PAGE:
United States District Court, E.D. Pennsylvania
MICHAEL KANTOR, On Behalf of Himself and All Others Similarly Situated
HIKO ENERGY, LLC
For MICHAEL KANTOR, ON BEHALF OF HIMSELF AND ALL OTHERS SIMILARLY SITUATED, Plaintiff: KENNETH J. GRUNFELD, STEVEN D. RESNICK, LEAD ATTORNEYS, GOLOMB & HONIK PC., PHILADELPHIA, PA; RICHARD M. GOLOMB, LEAD ATTORNEY, GOLOMB & HONIK, PHILADELPHIA, PA.
For HIKO ENERGY, LLC, Defendant: ANDREW DRESSEL, WILLIAM D. MARSILLO, LEAD ATTORNEYS, BOIES, SCHILLER & FLEXNER LLP, ARMONK, NY; GINENE A. LEWIS, LEAD ATTORNEY, DRINKER BIDDLE & REATH, PHILADELPHIA, PA; VINCENT E. GENTILE, DRINKER BIDDLE & REATH LLP, PRINCETON, NJ.
TIMOTHY J. SAVAGE, UNITED STATES DISTRICT JUDGE.
In this putative class action complaining of the tactics used to lure customers by competitors in the deregulated electricity supply market, the significant issue presented is whether claims under the Pennsylvania Unfair Trade Practices and Consumer Protection Law (" UTPCPL" ) are barred by the Pennsylvania economic loss doctrine. Stated differently, are we bound by the Third Circuit's predictive holding in Werwinski v. Ford Motor Co., 286 F.3d 661 (3d Cir. 2002), that statutory fraud claims may not be brought with a contract action? We conclude that because the Pennsylvania courts have since ruled to the contrary, Werwinski no longer has precedential effect. Therefore, we hold that fraud claims brought under the UTPCPL are not barred by the economic loss doctrine.
The plaintiff Michael Kantor (" Kantor" ) claims that the defendant Hiko Energy, LLC (" Hiko" ), an electricity supply company, deceived him and other consumers. According to Kantor, Hiko enticed electricity customers to switch from their providers to Hiko by promising them competitive market-based rates and savings on their energy bills. The customers initially paid lower rates for a short time; but, despite Hiko's promise, they later paid higher rates than they would have if they had stayed with their original providers.
Pennsylvania deregulated the supply of energy to its citizens in 1996. As a result, consumers may now purchase energy, such as gas and electricity, from an energy service company of their choice. Consumers are no longer required to purchase energy from local energy providers.
Hiko, a New York limited liability company, is an electricity supplier licensed to do business in Pennsylvania.  Hiko solicits customers directly. In 2012 and 2013, Kantor received several solicitations from Hiko. The mailings represented that customers would save money on their electricity bills by switching from their local utility companies to Hiko. Kantor later visited Hiko's website, which similarly represented that its customers would save on their energy bills.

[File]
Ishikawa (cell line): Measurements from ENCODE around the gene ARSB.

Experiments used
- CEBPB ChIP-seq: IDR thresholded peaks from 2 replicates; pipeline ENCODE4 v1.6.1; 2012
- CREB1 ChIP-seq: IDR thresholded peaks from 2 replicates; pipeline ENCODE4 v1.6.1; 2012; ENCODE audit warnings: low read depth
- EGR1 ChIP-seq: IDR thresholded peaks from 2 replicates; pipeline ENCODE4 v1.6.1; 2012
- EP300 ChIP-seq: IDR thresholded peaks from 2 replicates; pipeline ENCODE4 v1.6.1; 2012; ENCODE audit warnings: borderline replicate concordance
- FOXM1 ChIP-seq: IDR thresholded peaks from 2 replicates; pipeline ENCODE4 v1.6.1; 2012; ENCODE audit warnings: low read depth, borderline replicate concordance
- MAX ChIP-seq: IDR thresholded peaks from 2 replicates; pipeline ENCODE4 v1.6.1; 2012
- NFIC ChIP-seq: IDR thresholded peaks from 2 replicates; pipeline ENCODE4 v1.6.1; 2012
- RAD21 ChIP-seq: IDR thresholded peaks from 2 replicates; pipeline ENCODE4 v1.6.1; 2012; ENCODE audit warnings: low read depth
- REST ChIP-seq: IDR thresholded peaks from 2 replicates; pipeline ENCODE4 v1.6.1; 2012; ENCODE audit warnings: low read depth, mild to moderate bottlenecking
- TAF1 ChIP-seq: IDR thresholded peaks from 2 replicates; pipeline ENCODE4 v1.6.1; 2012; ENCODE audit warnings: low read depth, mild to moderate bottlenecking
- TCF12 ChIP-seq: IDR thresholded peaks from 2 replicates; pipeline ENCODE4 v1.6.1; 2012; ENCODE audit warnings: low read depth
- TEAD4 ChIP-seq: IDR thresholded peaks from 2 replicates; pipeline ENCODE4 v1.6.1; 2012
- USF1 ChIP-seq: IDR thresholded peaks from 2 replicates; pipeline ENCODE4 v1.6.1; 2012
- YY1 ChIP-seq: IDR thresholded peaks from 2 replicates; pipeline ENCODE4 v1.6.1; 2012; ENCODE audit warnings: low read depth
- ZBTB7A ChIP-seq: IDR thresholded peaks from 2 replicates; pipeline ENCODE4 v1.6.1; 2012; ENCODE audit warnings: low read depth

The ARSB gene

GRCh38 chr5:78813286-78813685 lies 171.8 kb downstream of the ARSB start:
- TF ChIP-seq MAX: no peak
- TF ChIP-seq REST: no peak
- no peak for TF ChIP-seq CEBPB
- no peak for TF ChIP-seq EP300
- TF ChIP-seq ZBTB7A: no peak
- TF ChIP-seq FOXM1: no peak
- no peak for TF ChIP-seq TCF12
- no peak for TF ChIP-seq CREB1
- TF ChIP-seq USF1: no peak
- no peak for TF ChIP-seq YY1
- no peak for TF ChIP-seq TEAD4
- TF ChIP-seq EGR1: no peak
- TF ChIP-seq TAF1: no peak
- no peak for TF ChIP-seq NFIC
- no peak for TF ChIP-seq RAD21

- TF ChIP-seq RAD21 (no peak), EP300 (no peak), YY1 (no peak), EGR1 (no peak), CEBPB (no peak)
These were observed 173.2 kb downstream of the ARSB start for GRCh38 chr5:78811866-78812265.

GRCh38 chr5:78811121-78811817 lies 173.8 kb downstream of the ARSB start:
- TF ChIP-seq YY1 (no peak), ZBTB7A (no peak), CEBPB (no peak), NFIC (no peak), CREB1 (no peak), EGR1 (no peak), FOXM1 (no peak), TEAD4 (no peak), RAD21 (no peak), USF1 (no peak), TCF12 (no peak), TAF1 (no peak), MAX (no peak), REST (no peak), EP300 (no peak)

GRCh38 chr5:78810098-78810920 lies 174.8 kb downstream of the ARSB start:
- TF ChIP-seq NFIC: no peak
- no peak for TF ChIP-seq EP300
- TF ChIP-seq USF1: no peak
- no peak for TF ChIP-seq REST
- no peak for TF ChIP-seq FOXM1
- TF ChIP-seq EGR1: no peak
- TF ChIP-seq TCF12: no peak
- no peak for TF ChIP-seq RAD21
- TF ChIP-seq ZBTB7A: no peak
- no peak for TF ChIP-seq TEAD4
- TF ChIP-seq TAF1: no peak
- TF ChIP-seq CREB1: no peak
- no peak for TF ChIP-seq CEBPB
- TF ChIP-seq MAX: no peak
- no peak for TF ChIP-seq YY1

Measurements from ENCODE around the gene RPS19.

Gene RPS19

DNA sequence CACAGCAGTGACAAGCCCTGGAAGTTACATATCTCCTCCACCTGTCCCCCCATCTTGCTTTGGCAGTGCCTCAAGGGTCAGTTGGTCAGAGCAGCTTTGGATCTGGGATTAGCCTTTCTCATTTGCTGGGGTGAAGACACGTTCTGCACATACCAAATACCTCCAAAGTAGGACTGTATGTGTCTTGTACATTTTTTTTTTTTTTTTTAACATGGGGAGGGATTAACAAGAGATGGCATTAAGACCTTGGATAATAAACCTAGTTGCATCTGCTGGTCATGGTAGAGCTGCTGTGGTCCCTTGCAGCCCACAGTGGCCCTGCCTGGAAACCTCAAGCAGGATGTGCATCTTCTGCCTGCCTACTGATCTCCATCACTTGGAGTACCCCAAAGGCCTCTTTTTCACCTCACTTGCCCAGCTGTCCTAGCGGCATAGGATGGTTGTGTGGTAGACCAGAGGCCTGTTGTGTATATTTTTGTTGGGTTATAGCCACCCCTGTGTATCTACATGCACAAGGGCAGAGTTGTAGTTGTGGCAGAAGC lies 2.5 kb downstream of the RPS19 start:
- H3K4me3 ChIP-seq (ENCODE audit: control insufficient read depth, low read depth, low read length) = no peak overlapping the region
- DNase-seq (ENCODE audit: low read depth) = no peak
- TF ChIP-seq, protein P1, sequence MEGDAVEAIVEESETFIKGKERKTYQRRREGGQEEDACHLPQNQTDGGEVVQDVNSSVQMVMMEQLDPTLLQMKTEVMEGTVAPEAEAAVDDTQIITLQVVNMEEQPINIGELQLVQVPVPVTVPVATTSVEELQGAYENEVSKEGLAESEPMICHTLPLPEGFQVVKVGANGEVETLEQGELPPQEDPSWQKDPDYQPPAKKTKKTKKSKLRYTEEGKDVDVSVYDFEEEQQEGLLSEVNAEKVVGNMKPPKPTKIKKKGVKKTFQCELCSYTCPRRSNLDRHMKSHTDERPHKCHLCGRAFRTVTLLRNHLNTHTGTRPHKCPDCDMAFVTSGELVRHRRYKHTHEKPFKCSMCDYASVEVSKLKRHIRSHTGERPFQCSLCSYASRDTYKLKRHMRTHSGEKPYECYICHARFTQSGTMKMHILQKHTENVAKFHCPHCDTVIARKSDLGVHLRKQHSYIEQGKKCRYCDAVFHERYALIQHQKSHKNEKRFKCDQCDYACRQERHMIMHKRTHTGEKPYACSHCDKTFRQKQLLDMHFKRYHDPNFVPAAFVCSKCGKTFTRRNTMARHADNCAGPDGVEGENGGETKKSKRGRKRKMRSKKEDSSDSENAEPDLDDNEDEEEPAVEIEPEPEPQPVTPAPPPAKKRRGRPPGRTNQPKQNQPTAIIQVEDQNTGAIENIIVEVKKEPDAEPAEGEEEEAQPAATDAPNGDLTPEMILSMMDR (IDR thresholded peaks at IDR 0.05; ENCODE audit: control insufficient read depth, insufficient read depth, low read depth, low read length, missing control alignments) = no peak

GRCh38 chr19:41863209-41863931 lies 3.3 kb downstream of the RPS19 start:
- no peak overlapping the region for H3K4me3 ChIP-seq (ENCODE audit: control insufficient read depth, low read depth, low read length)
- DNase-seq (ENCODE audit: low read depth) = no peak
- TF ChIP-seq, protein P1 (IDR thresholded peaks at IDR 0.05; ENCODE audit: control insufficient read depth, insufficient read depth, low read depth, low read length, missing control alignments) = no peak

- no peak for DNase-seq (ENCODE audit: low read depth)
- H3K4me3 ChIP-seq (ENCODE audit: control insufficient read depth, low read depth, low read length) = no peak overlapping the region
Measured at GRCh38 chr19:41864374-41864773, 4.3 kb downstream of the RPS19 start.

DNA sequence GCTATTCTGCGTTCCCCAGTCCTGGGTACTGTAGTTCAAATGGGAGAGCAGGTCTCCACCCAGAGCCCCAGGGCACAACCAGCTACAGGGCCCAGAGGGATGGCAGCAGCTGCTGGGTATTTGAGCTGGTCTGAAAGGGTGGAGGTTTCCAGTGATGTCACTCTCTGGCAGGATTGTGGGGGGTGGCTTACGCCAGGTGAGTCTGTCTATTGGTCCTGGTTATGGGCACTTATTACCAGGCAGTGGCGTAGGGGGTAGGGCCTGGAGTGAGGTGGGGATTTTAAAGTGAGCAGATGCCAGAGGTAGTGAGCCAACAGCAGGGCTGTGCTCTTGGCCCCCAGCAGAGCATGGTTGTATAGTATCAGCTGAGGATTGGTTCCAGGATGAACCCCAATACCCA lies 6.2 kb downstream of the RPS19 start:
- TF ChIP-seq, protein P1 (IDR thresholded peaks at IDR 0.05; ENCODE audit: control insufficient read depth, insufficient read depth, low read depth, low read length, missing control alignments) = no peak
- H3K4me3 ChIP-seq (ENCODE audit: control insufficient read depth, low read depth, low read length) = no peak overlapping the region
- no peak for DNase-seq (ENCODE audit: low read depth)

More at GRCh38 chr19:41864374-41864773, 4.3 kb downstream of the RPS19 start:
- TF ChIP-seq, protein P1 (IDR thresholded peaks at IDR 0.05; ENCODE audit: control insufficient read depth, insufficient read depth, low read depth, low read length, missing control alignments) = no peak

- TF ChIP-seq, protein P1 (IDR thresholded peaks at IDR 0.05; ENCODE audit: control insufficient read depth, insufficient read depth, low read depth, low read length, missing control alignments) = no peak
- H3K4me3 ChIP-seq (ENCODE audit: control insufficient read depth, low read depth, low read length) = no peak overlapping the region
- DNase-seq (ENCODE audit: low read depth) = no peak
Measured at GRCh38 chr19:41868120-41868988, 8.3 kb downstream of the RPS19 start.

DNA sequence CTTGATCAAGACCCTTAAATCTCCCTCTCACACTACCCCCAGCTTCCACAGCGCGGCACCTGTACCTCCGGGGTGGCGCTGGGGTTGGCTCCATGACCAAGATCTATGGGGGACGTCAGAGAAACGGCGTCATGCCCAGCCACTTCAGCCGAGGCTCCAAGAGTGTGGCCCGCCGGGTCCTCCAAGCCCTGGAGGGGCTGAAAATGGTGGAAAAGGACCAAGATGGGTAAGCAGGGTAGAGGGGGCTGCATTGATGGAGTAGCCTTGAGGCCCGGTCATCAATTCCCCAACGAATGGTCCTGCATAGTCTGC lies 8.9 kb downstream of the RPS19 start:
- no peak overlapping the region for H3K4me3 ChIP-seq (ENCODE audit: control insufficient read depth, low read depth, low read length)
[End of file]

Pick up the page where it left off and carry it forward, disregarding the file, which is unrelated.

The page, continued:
Hiko salespersons also advised potential customers that they would save money by switching to Hiko. These representatives promised potential customers that they would save a certain percentage on their monthly bills.
In February of 2013, Kantor submitted an application to switch to Hiko from PECO, his local energy provider. He became a Hiko customer in March of 2013. Until February of 2014, Kantor's Hiko rate was competitive with the PECO rate. In February of 2014, the Hiko rate nearly tripled, going from 0.096723 per kilowatt hour in January of 2014 to 0.289000.
From March 2013 to April 2014, Hiko charged Kantor substantially more than he would have paid had he stayed with PECO. Kantor switched to Hiko in reliance on the promise that he would be charged less for electricity. Kantor alleges that he would not have switched to Hiko had he known that he would be charged " substantially higher" rates. After paying the higher than promised rates for months, Kantor cancelled his Hiko service and switched back to PECO.
In June 2014, the Pennsylvania Attorney General, via the Bureau of Consumer Protection and the Office of the Consumer Advocate, filed a joint complaint with the Pennsylvania Public Utility Commission (" PUC" ) against Hiko. The PUC complaint alleges that Hiko lured customers with false promises of guaranteed savings. Specifically, the PUC complaint alleges that Hiko made deceptive and misleading promises of savings to potential customers in violation of the UTPCPL (Count I); switched customers to Hiko without their consent, known as slamming (Count II); handled customer complaints improperly and in bad faith (Count III); failed to provide rate information (Count IV); failed to provide accurate price information (Count V); charged prices that were unrelated to the variable rate outlined in the Customer Disclosure Statement (Count VI); violated state law by basing service decisions on potential customers' credit scores (Count VII); and failed to comply with the Telemarketer Registration Act (Count VIII).